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Access regulation and investment in next generation networks -- A ranking of regulatory regimes

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  • Nitsche, Rainer
  • Wiethaus, Lars
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    Abstract

    This paper analyses how different types of access regulation to next generation networks affect investments and consumer welfare. The model consists of an investment stage with uncertain returns and subsequent quantity competition. The access price is a function of investment costs and the regulatory regime. A regime with fully distributed costs or a regulatory holiday induces highest investments, followed by risk-sharing and long run incremental costs regulation. Simulations indicate that risk-sharing creates most consumer welfare, followed by regimes with fully distributed costs, regulatory holiday and long run incremental costs, respectively. Risk-sharing benefits consumers as it combines relatively high ex-ante investment incentives with strong ex-post competitive intensity.

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    Bibliographic Info

    Article provided by Elsevier in its journal International Journal of Industrial Organization.

    Volume (Year): 29 (2011)
    Issue (Month): 2 (March)
    Pages: 263-272

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    Handle: RePEc:eee:indorg:v:29:y:2011:i:2:p:263-272

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    Web page: http://www.elsevier.com/locate/inca/505551

    Related research

    Keywords: Regulation Competition Telecommunications Broadband Strategic investment;

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    Cited by:
    1. Inderst, Roman & Peitz, Martin, 2012. "Network Investment, Access and Competition," MPRA Paper 53842, University Library of Munich, Germany.
    2. Balmer, Roberto, 2013. "Geographic Regulation and Cooperative Investment in Next Generation Broadband Networks - A Review of Recent Literature and Practical Cases," MPRA Paper 54080, University Library of Munich, Germany.
    3. Pier Luigi Parcu, 2013. "Electronic Communications Regulation in Europe: An Overview of Past and Future Problems," RSCAS Working Papers 2013/92, European University Institute.
    4. Stühmeier, Torben, 2012. "Roaming and Investments in the Mobile Internet Market," DICE Discussion Papers 46, Heinrich‐Heine‐Universität Düsseldorf, Düsseldorf Institute for Competition Economics (DICE).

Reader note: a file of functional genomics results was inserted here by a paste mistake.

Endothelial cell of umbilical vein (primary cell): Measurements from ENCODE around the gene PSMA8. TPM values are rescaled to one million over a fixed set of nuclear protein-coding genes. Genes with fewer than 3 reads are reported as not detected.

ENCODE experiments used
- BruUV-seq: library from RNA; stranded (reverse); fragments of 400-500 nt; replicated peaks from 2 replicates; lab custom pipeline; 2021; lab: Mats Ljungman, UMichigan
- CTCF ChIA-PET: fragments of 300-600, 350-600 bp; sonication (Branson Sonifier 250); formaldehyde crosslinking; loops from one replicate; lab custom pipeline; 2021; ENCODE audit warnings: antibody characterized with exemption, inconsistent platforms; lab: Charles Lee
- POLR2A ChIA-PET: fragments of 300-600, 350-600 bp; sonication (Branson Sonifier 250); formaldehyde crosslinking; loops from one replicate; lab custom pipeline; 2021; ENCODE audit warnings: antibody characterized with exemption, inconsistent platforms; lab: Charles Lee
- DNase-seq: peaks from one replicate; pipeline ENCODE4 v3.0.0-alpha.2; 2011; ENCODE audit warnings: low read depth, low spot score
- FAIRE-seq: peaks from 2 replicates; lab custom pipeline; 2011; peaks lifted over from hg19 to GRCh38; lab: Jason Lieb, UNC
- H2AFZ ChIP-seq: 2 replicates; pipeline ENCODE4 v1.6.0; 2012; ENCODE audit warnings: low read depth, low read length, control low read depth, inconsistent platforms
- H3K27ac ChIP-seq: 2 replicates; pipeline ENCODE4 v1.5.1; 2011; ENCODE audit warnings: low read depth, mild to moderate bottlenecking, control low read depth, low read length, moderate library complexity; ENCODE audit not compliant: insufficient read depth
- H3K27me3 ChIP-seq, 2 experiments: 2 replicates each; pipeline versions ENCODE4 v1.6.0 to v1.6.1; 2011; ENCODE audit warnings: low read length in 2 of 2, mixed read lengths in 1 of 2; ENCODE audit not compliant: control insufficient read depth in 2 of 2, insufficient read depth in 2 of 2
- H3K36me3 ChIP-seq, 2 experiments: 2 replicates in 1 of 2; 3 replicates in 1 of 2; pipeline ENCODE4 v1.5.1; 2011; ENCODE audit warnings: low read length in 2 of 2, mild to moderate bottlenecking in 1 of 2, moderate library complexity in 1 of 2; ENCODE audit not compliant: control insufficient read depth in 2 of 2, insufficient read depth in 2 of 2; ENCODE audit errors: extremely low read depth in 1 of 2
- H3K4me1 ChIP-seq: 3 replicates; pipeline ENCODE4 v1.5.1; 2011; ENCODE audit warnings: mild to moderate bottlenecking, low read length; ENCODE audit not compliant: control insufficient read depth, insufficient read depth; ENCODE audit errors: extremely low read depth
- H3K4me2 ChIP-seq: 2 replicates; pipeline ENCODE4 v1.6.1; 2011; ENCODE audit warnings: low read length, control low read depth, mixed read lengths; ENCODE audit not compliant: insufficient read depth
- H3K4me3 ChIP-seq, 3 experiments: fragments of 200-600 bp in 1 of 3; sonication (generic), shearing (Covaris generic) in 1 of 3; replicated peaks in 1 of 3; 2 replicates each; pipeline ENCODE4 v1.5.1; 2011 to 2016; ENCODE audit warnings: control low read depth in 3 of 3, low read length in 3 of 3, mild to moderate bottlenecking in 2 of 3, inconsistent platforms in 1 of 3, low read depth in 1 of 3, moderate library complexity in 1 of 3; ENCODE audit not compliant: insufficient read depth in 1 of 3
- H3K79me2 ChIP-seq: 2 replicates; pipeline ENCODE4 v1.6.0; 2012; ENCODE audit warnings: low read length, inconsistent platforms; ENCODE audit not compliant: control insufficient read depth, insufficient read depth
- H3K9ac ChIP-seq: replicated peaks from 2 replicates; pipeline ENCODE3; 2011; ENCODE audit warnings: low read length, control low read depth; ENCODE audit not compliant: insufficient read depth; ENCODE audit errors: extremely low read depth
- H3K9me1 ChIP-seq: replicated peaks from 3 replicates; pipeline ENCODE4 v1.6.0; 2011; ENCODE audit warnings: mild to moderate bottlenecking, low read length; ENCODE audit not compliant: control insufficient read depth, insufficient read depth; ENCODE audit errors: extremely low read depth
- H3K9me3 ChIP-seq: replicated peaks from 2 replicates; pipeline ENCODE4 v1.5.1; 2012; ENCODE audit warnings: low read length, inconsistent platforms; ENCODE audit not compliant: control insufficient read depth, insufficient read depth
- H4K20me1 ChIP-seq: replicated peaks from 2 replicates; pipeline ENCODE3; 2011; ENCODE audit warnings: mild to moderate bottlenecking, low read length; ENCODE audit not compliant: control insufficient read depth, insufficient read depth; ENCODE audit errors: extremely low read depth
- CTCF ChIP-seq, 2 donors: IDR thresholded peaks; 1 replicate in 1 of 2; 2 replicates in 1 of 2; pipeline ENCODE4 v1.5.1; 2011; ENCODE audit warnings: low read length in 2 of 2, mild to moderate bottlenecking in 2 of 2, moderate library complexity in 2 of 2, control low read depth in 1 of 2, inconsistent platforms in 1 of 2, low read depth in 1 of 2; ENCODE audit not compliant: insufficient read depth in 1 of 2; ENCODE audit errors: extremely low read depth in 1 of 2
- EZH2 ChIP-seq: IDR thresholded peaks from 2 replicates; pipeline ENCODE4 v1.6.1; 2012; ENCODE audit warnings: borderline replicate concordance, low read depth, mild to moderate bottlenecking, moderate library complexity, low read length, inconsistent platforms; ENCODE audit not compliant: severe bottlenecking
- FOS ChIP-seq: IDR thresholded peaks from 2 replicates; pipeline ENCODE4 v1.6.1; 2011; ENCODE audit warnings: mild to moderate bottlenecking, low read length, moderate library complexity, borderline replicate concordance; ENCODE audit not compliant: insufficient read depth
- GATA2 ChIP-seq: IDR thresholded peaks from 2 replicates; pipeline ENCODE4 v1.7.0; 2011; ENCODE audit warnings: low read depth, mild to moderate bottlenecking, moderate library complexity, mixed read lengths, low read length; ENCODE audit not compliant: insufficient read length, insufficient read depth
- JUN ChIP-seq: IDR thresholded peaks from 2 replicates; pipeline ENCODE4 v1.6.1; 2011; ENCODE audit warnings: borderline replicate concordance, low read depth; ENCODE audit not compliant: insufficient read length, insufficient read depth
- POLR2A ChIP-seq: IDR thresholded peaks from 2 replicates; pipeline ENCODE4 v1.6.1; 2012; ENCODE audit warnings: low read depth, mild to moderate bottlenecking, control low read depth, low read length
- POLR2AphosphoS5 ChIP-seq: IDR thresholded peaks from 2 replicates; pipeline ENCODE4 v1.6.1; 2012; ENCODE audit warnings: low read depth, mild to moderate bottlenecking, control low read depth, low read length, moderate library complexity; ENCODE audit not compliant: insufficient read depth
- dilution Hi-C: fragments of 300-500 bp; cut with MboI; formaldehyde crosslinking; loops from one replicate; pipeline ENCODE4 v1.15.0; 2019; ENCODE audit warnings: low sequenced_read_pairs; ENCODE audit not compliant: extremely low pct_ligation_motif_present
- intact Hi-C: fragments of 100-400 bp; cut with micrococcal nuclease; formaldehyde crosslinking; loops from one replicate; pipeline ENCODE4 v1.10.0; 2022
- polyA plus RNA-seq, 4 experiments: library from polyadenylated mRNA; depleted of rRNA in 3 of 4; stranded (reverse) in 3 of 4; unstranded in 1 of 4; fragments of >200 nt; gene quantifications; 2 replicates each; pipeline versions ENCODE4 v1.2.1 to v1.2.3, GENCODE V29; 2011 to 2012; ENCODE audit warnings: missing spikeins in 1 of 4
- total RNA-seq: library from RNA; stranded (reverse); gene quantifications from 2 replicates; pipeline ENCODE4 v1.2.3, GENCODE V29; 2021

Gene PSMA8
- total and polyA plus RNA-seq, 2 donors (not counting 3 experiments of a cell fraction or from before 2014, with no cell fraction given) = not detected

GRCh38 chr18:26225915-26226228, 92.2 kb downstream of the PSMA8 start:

5. Cambini, Carlo & Silvestri, Virginia, 2012. "Technology investment and alternative regulatory regimes with demand uncertainty," Information Economics and Policy, Elsevier, vol. 24(3), pages 212-230.
    6. Romain Lestage & David Flacher, 2011. "Access Regulation and Welfare," TEMEP Discussion Papers 201185, Seoul National University; Technology Management, Economics, and Policy Program (TEMEP), revised Dec 2011.
    7. Inderst, Roman & Peitz, Martin, 2013. "Investment under uncertainty and regulation of new access networks," ZEW Discussion Papers 13-020, ZEW - Zentrum für Europäische Wirtschaftsforschung / Center for European Economic Research.
    8. Parcu, Pier Luigi & Silvestri, Virginia, 2013. "Electronic communications regulation in Europe: An overview of past and future problems," 24th European Regional ITS Conference, Florence 2013 88509, International Telecommunications Society (ITS).
    9. Bourreau, Marc & Cambini, Carlo & Dogan, Pinar, 2011. "Access Pricing, Competition, and Incentives to Migrate From "Old" to "New" Technology," Scholarly Articles 5098425, Harvard Kennedy School of Government.
    10. Briglauer, Wolfgang, 2013. "The impact of regulation and competition on the adoption of fibre-based broadband services: Recent evidence from the European Union member states," 24th European Regional ITS Conference, Florence 2013 88494, International Telecommunications Society (ITS).
    11. Brito, Duarte & Pereira, Pedro & Vareda, João, 2012. "Incentives to invest and to give access to non-regulated new technologies," Information Economics and Policy, Elsevier, vol. 24(3), pages 197-211.
    12. Marc Bourreau & Joeffrey Drouard, 2014. "Progressive entry and the incentives to invest in alternative infrastructures," Journal of Regulatory Economics, Springer, vol. 45(3), pages 329-351, June.

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